Clamber over the cross-bracing of the cage, painted the same Buckingham Green as the shell, and into the Recaro bucket and you’re in a unique environment. It’s a pity that elements of the regular Cygnet interior, arguably its most Aston Martin feature, couldn’t be retained, but moving everything back 12 inches demanded a bespoke solution. So you’re surrounded by acres of beautifully executed carbonfibre, the facia moulding incorporating the centre vents and switchgear of the Vantage while the small instrument binnacle houses the distinctive, silver-faced Vantage dials. Behind the seats, under a box signed by all the people who helped make the car, is a measly 30-litre fuel cell. When it’s full, the super-Cygnet’s weight distribution is 52/48, front /rear. Empty, not much different,
I imagine. And it feels like it won’t take long to arrive at that state.
Press the crystal-like key into the slot and the Cygnet erupts with a sensational V8 bark. The attention-grabbing, straight-through, Festival- of-Speed-spec exhaust has been replaced by a more road-legal system, but one that still growls and rumbles with character at idle. Hit Drive, tickle the throttle and you’re away, sitting tall in a 4.7-litre, V8 Cygnet. It feels as odd to drive as it is to write that sentence.
I’d feared it would need wheelie bars to stop it flipping back onto its roof at the first press of the accelerator but, even with the Sport button pressed, throttle response is mercifully soft, despite the V8 Cygnet weighing just 1375kg, which is more than 200kg less than the donor Vantage. The nature of the naturally aspirated V8 is such that it doesn’t wake up until the rev- counter needle has swung past 3500rpm, so it takes a while to get going, but when it does the V8 roars to the red line like it has come on boost. It feels crazily, loopily quick.
There have been many technical challenges to overcome, including integrating Toyota wipers and lights with the Aston loom, but none proved trickier than refining the shifts of the automated manual. The trouble is that the huge reduction in weight and thus inertia affected the way the car picked up and shed speed, demanding a bespoke shift strategy. Even now it’s not production-car perfect, occasionally fumbling low-speed refinement, but if I’m honest I’m more interested / concerned / terrified about how the Cygnet’s handling has turned out.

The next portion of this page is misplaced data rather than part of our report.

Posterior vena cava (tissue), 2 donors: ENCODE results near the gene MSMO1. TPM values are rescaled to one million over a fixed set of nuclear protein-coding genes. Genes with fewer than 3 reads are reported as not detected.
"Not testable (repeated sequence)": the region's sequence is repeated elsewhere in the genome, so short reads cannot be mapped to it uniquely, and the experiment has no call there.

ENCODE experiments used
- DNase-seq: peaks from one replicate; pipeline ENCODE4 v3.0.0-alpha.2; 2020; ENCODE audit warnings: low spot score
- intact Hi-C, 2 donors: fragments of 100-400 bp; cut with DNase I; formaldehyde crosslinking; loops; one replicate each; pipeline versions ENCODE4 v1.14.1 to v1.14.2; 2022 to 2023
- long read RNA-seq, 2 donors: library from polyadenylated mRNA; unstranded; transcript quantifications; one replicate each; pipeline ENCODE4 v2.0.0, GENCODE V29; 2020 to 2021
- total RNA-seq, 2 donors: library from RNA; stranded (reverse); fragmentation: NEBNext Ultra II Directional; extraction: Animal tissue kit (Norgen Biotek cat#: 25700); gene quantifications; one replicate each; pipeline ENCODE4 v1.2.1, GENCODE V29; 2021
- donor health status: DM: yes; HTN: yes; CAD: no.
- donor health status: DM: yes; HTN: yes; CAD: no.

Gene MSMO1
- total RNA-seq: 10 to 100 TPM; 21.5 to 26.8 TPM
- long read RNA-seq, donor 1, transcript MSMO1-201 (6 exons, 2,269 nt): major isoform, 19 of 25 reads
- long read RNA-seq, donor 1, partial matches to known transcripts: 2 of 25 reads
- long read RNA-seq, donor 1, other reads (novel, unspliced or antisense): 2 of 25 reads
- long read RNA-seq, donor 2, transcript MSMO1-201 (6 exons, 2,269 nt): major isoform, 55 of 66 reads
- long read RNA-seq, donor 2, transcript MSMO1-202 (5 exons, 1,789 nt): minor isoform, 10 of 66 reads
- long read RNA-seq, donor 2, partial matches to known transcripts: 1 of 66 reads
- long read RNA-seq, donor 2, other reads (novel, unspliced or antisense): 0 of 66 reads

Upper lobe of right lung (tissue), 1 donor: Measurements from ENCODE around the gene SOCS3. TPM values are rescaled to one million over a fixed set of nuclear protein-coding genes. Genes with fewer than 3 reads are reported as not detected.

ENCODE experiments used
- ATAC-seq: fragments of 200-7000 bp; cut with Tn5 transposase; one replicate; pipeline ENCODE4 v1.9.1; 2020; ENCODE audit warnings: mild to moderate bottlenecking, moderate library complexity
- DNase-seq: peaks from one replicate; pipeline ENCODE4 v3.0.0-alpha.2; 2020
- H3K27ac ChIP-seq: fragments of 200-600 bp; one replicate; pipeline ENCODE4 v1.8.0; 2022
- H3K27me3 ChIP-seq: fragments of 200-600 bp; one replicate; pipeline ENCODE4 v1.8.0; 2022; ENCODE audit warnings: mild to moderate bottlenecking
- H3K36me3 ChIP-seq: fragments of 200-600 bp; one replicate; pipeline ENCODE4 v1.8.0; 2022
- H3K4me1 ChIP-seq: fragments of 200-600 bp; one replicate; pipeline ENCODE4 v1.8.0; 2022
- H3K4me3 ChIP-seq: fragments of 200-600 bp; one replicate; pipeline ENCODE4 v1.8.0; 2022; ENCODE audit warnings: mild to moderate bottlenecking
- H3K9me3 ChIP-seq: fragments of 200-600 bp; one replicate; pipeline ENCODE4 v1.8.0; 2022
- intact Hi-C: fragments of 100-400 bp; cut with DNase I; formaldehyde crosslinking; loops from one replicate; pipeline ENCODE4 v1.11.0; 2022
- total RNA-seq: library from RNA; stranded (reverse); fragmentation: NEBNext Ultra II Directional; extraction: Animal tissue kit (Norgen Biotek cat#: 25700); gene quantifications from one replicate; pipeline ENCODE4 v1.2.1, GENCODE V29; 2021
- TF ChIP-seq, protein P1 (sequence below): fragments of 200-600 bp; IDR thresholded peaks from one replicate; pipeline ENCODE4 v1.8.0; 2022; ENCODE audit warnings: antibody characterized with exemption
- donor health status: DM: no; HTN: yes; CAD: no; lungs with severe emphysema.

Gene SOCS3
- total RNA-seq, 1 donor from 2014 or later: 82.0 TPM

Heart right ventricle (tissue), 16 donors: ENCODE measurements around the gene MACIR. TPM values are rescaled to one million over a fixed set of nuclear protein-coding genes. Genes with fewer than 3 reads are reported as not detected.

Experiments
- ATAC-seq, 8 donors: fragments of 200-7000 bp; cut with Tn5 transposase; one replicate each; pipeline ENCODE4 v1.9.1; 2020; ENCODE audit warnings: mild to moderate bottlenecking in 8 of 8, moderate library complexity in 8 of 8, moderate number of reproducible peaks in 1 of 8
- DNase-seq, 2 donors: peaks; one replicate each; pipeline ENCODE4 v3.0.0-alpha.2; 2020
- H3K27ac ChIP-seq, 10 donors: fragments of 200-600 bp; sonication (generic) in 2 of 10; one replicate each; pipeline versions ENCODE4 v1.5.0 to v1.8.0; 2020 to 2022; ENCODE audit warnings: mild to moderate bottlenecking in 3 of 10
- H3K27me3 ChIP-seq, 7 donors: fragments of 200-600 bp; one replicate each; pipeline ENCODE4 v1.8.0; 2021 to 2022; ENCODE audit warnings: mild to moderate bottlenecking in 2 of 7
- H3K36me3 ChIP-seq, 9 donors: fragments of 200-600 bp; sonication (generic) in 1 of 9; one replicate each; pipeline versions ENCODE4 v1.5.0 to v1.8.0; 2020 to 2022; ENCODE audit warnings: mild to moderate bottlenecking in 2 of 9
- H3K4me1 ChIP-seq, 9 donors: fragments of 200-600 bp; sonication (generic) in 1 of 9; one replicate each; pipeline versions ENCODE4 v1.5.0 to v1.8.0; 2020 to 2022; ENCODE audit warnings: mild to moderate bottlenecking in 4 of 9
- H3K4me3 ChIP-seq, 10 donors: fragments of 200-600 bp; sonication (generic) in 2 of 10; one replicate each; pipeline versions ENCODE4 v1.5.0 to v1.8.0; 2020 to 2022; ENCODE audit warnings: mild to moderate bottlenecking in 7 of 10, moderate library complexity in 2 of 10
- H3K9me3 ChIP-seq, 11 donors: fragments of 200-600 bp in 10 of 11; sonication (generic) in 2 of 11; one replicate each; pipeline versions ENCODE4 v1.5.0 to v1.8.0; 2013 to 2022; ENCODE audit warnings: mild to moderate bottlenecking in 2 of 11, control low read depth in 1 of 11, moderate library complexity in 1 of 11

The Toyota iQ never felt teeny like a Smart car because, although similarly tall, it was as wide as a regular car, and this is confirmed by the fact that fitting Vantage front and rear suspensions and 19in alloys has required quite modest wheelarch extensions of about 5cm at each corner. The wheels and tyres do look massive in relation to the rest of the car, though, with 235-section tyres up front and 275s at the rear. There’s certainly no shortage of grip. In fact, early in development, when the suspension was relatively soft, under emergency braking the Cygnet was lifting its rear axle off the ground. Stoppies rather than wheelies, then.
The final set-up is much stiffer, to keep pitch, roll and wheel movement in check, which has to be a good thing with a projected top speed of 170mph and 0-60mph in a claimed 4.2sec (even faster than the Vantage S donor). Its firmness is apparent over any kind of ridge or lump in the road, even at low speed, but the car feels solidly made and refined, with no rattles or buzzes, indicating it has been built with skill and care.
On smooth, sweeping A-roads it feels pretty sorted, and for a moment it seems like it might not be too bad on a twisty B-road. The steering is standard Vantage and feels quite slow, but this is a good thing because the further you drive, the more you appreciate that the V8 Cygnet is not a car you want to over-excite or provoke. While it’s not short of grip, there’s no traction or stability control and I can’t imagine pushing it to the point where you’d need to apply any corrective lock. I’d leave it at home if it was raining. However, the main concern is that bumps that most cars would take in their stride upset the Cygnet, even in a straight line, and the idea of finding one mid-corner, going hard, tempers your enthusiasm.
In fact, in character, the V8 Cygnet reminds me most of Renault’s mid-engined Clio V6. It’s flawed but exciting and there’s a mad, intoxicating glory to it. The absurdity of this level of performance in a tiny car puts a massive grin on your face. So does rumbling into towns and seeing people turn to see where the rich V8 drawl bouncing of the walls is coming from – and double-taking, slack-jawed, when they figure out it’s the Cygnet. I doubt Aston Martin will ever make a crazier car.
ENGINE V8, 4725cc
MAX POWER 430bhp @ 7300rpm
MAX TORQUE 361lb ft @ 5000rpm
TRANSMISSION Seven-speed automated manual, rear-wheel drive, limited-slip differential
SUSPENSION Front and rear: double wishbones, coil springs, telescopic dampers, anti-roll bar
STEERING Rack-and-pinion, power-assisted
BRAKES Vented discs, 380mm front, 330mm rear, ABS
WHEELS 8.5 x 19in front, 9.5 x 19in rear
TYRES 235/40 ZR19 front, 275/35 ZR19 rear
POWER TO WEIGHT 318bhp/ton
0-60MPH 4.2sec (claimed)
TOP SPEED 170mph (claimed)
Right and below. Wheelarch extensions are the main external clue to what lies beneath, which includes engine and running gear from a V8 Vantage S, a roll-cage, and race-spec seats and harnesses. Signatures are by everyone who worked on the project.
Above and opposite. Inside, everything’s been pushed back by about a foot and reformed in carbonfibre and Alcantara. Instruments and switchgear are Vantage. Our man Barker finds it beautifully made and surprisngly refined, but he’s glad roads are dry.